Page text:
The Importance of Neurodiversity in the Workplace (CIPD)

Museum Professionals Neurodiverse Network:
https://ndmuspgrp.ning.com/

Access to Work:
Access to Work is a Central Government funded scheme to enable purchase of equipment and coaching for people with disabilities and neurodiversity in post.

Information on Access to Work here:  https://www.disabilityrightsuk.org/access-work

The Department of Work and Pensions has a number of films regarding Personal Independent Payments and Access to Work which are available on Youtube.

Here is the film ‘What is Access to Work?’

 

 

 

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Sensing Culture: Resources and Information supporting blind or partially sighted visitors

Sensing-Culture

Sensing Culture has been a three-year multi-partner project with the Royal National Institute of Blind People (RNIB) as the lead partner, and funded by £438,900 from the Heritage Lottery Fund (HLF) with one mission at its heart – to remove the barriers that prevent blind and partially sighted people (BPS) from accessing their heritage.

It was born from an identified need within access organisations’, as well as the heritage sector at large, that more could and should be done to facilitate good museum experiences for people who experience sight loss.

Link to information, case studies and films here: https://www.sensingculture.org.uk/

Creating Accessible Conferences and Presentations

Disability Co-operative Network

Accessible Conference Guidance
These guidelines and tips come from Government Digital Service:
https://accessibility.blog.gov.uk/2018/03/13/advice-for-making-events-and-presentations-accessible/

Evacuation Plans
What evacuation plans do you have in place in getting people safely out of the building?
See: https://assets.publishing.service.gov.uk/government/uploads/system/uploads/attachment_data/file/422202/9446_Means_of_Escape_v2_.pdf

Assistance Dogs Guidance:
https://www.musedcn.org.uk/2018/01/12/assistance-dogs-uk-information-the-law-and-what-your-organisation-can-do/

For further information on captioning and BSL go to:
Stagetext:  http://www.stagetext.org/

Presentations:
Vocaleyes:  Making your presentations more accessible to blind and partially sighted people.
http://bit.ly/2M4FCi9

Ensure that handouts are available for neurodivergent people in advance.
Ensure that people are able to record the presentations to support their note taking.

Setting Up a Disability Advisory Group: Horniman Museum and Gardens

The external Access Advisory Group (AAG) at the Horniman Museum and Gardens has been running since 2007. In 2013 we re-recruited a Chair and twelve of the fourteen current members. The group name reflects access rather than disability as it aims to challenge barriers to access at the Horniman.

AAG benefits the Horniman significantly:  prompting us to solve access issues in areas from signage campaigns to public programming, helping us ensure access is embedded in capital projects, discussing our access questions and sharing best practice/ pitfalls from members’ experiences of physical and intellectual access in other organisations. Members have joined us on interview panels and celebrated our good practice via social media.

AAG also benefits its members. Tincture of Museum, a group member, says, “Being a member of the [AAG] has… given me a sense of involvement and empowerment in museum decisions and exhibitions…  [I]t has brought me into contact with other members of the panel and helped me appreciate… the range of barriers visitors can face. I really feel a part of the museum.”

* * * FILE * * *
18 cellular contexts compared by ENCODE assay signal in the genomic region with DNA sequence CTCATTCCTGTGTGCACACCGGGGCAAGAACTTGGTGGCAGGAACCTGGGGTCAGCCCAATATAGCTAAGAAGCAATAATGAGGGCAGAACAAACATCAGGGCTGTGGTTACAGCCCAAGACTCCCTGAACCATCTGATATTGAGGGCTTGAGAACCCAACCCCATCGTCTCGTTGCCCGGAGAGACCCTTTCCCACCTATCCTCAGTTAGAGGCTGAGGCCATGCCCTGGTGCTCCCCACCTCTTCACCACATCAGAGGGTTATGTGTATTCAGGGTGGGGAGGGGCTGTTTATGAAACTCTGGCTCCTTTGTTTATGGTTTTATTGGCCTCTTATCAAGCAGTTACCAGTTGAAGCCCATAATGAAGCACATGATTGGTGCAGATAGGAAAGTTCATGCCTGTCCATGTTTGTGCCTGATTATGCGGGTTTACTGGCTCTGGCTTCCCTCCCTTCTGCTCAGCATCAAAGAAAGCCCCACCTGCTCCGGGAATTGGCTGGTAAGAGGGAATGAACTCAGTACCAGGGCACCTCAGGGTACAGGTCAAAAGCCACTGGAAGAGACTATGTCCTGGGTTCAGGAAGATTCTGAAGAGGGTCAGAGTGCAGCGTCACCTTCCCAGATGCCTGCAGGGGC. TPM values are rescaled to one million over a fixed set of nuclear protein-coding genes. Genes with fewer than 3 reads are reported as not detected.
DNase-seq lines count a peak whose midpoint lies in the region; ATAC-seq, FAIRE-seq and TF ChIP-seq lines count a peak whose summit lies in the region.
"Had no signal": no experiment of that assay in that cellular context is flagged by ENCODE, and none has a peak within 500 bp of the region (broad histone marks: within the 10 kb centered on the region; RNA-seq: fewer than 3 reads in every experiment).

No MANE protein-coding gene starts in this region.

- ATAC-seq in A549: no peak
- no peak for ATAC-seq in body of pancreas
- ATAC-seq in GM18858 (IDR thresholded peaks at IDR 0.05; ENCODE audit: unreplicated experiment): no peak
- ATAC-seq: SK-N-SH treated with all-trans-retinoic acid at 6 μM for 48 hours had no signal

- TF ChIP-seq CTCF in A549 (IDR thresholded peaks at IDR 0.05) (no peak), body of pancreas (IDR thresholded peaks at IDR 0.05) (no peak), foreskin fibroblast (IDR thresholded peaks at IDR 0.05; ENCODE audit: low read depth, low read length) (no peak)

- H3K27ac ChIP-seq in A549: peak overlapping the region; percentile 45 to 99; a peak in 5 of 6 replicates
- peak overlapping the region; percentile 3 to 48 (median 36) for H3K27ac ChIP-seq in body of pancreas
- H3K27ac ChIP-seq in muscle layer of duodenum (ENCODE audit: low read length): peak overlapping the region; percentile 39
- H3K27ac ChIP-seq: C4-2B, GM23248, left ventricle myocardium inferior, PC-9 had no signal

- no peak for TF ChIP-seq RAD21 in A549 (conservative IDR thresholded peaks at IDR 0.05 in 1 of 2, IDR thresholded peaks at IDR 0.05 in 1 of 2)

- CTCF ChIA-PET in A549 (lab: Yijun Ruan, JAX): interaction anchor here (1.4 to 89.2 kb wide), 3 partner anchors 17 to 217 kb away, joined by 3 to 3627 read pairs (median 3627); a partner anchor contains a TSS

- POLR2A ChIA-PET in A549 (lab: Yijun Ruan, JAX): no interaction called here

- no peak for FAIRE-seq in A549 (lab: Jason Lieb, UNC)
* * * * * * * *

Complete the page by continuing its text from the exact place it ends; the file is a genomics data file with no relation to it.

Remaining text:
The way you set up your group will be unique to your organisation but here are some points to consider:

  1. Ensure your organisation is ready to act on the group’s advice

Establish awareness and buy-in for the group across your organisation. Set up an internal structure to ensure the group’s advice is useful, timely and acted on. Our Director: Collections Management & Special Projects is our internal champion who works with Learning and Exhibitions teams to identify issues the AAG should be consulted on. Advice from AAG is followed up by project leads and monitored by our quarterly internal Equality Action Group.

  1. Ensure you have the resources to run the group long-term

Resources include: staff time to coordinate the group (AAG is administered by Community Learning and Exhibitions); expenses including payment for the Chair, lunch and refreshments, members’ travel, access support such as BSL interpreters; an accessible space for the group to meet; other benefits for members such as free access to paid exhibitions. We prioritise resources for AAG to meet 4 times per year.

  1. Appoint a group Chair

Museum sector research shows it is best practice to recruit an external, disabled Chair to ensure impartiality and to benefit from their expertise and contacts. This is not essential and some museums chair access groups internally. We sent out a role description and simple application form to some of our access heroes and recruited Barry Ginley, Disability and Access Officer at the V&A.

  1. Recruit members

We recruited local people with daily lived experience of disability who were interested in museums, world cultures and making museums more accessible physically and intellectually. Other museums focus on particular disabilities and you will have your own criteria. Your Chair can also help recruit members. We sent out simple application forms with the option to complete them over the phone or in person. We held the first meeting as an informal group interview for everyone to decide if it was for them.

  1. Schedule meetings

Think about the timing of meetings (this can be discussed and amended at the first meeting). We schedule meetings to avoid members having to travel in the dark or in rush hour. Schedule meetings at useful points in project timelines (when you are able to provide concrete information but before binding decisions have been made).